Wheelie bins replace recycling bins, at a cost

Waipa District Council team leader Cedric Crow and 87-year-old Waipā pensioner Patricia Daly take the new wheelie bins for a spin. The bins will be used for recycling throughout the district from July 2019.

Wheelie bins will replace blue recycling crates in in Cambridge from July 2019, but it will cost users more.

Each household around the Waipa district will receive two purpose-built wheelie bins; a smaller bin for glass, collected monthly, and a larger bin for plastic, tins, cans, paper and cardboard, collected fortnightly.

It means the council’s targeted recycling rate which funds the district-wide recycling service will increase. Council said the exact amount of the increase hasn’t been determined yet, but will be discussed with the community as part of next year’s Annual Plan process.

The price increase is being driven by the one-off cost of the wheelie bins, as well as the collapse of the international recycling market after China decided it would no longer accept New Zealand’s recycling.

“China’s decision has driven costs up right around the country, not just in Waipā. That is simply the reality and we have to deal with it,” Said council’s group manager – service delivery Barry Bergin. “Where Waipā’s targeted recycling rate lands will be part of the discussion during next year’s Annual Plan process.”

The change was announced last month after Waipa District Council entered into a new kerbside recycling contract.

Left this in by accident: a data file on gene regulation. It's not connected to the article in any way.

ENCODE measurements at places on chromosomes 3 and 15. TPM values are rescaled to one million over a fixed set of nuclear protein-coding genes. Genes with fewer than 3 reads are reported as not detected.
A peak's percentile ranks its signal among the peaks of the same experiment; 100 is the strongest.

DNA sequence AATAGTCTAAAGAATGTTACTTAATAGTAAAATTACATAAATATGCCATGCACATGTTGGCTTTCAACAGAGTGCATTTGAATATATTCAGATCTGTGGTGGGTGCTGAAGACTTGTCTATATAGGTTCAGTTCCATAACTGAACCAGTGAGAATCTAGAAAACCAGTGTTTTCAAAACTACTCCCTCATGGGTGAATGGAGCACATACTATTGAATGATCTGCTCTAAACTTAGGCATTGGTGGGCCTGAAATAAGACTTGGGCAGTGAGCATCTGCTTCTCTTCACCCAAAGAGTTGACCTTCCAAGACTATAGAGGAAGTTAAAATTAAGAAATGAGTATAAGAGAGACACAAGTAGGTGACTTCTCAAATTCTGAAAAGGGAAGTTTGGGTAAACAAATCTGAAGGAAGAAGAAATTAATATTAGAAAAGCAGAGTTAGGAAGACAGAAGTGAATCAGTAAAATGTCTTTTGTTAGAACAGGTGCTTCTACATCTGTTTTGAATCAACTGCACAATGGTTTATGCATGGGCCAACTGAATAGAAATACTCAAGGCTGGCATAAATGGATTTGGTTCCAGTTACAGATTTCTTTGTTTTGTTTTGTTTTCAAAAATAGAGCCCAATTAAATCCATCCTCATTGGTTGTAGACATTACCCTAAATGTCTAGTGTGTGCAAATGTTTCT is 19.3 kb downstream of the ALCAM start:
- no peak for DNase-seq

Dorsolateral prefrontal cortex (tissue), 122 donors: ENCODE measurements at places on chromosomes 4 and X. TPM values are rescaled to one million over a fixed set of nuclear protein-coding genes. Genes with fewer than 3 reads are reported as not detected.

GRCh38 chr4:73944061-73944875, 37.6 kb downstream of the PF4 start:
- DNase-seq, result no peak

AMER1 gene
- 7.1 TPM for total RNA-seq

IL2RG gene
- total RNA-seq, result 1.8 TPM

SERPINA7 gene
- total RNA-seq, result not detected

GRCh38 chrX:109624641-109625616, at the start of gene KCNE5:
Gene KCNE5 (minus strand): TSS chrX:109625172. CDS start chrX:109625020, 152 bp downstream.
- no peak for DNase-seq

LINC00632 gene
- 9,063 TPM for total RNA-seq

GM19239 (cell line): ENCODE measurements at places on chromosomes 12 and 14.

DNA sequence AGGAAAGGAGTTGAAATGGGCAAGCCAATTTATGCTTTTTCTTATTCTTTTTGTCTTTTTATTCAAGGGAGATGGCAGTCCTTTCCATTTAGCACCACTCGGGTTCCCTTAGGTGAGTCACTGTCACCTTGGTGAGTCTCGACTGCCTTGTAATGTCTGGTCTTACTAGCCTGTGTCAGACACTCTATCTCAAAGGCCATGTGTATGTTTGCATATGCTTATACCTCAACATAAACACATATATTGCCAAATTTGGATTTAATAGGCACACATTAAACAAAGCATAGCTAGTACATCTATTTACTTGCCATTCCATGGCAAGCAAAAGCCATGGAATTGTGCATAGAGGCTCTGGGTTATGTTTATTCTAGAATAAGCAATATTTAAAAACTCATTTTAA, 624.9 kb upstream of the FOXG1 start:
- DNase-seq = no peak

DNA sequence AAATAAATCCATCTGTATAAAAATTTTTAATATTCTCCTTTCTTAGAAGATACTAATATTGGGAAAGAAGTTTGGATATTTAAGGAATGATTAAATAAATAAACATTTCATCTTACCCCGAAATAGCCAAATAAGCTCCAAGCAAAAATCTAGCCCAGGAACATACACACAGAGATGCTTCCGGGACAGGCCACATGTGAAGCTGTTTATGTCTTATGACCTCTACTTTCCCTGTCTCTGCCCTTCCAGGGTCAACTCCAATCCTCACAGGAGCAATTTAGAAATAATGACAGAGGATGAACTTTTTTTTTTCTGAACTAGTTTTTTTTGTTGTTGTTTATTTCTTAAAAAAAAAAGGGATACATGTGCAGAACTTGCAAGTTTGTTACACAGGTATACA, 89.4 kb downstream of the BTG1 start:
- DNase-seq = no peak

The new recycling contract will have no impact on rubbish collection in the Waipā district. Rubbish collection will continue to be a private service offered to people on a user-pays basis only – rubbish collection is not managed by Council.

The new wheelie bins will service both rural and urban households with potential to extend the service into commercial and industrial premises.

Although details are currently being worked through, council also plans to offer a no-charge service for those residents unable to physically manage their bins.

Bergin said the wheelie bins were already successfully used in most other parts of New Zealand and were considered best practice.

“Many Waipā residents have been asking for wheelie bins for some time and their introduction was signalled in Council’s waste management strategy. Between now and when the bins arrive next year, we will be putting a lot of effort into communicating the change and how it will work. But I think most people will be pleased.”

As part of the contract, a brand new recycling sorting centre will be built in Te Awamutu, creating between 7-10 new jobs. This will not initially be open to the public, but that could change in the future.

Bergin said council will also continue to put a strong emphasis on community-based waste minimisation programmes, currently funded by the Ministry for the Environment and run by Council staff.

“We will continue to strongly encourage people to minimise their use of products like plastic and to think about how to reduce and reuse products before they even go into the recycling.”

More information about the new kerbside recycling service is available on Council’s website at www.waipadc.govt.nz/WheelieBins.

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